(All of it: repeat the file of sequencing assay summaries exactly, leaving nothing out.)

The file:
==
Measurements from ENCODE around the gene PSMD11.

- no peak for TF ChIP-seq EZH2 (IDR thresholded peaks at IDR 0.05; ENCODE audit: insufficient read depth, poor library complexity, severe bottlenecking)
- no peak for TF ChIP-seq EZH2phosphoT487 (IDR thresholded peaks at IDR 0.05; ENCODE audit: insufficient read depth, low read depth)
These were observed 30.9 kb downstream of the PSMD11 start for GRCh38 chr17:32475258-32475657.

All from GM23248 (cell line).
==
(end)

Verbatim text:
Measurements from ENCODE around the gene PSMD11.

- no peak for TF ChIP-seq EZH2 (IDR thresholded peaks at IDR 0.05; ENCODE audit: insufficient read depth, poor library complexity, severe bottlenecking)
- no peak for TF ChIP-seq EZH2phosphoT487 (IDR thresholded peaks at IDR 0.05; ENCODE audit: insufficient read depth, low read depth)
These were observed 30.9 kb downstream of the PSMD11 start for GRCh38 chr17:32475258-32475657.

All from GM23248 (cell line).